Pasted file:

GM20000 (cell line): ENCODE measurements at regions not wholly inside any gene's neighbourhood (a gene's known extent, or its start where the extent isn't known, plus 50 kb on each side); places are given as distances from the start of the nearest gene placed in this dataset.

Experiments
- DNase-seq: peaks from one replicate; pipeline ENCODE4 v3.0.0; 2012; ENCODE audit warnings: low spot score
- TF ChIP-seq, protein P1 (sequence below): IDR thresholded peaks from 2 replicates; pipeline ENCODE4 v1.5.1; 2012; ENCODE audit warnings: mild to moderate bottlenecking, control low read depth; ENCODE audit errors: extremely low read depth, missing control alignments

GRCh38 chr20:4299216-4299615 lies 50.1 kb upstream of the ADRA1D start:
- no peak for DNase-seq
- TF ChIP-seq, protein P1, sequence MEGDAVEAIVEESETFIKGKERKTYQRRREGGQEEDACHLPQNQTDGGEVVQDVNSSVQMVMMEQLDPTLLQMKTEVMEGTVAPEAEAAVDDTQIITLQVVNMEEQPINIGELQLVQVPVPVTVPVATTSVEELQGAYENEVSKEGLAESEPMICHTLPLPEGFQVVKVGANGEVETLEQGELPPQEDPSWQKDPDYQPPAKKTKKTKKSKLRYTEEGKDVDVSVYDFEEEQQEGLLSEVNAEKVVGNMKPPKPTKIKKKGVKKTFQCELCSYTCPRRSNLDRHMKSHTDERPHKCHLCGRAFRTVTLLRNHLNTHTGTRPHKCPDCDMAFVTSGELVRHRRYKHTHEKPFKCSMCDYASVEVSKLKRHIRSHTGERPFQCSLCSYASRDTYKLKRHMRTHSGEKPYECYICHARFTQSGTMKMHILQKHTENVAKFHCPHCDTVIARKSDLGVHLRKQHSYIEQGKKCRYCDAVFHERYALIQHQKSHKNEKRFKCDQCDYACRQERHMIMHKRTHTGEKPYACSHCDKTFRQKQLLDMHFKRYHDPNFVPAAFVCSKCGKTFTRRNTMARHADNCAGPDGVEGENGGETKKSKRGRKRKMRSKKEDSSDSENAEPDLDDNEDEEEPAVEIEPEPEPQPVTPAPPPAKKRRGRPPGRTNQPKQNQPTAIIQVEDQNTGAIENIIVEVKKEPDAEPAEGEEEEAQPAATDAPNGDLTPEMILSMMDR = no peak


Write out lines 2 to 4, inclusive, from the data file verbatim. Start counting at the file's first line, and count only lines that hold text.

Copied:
Experiments
- DNase-seq: peaks from one replicate; pipeline ENCODE4 v3.0.0; 2012; ENCODE audit warnings: low spot score
- TF ChIP-seq, protein P1 (sequence below): IDR thresholded peaks from 2 replicates; pipeline ENCODE4 v1.5.1; 2012; ENCODE audit warnings: mild to moderate bottlenecking, control low read depth; ENCODE audit errors: extremely low read depth, missing control alignments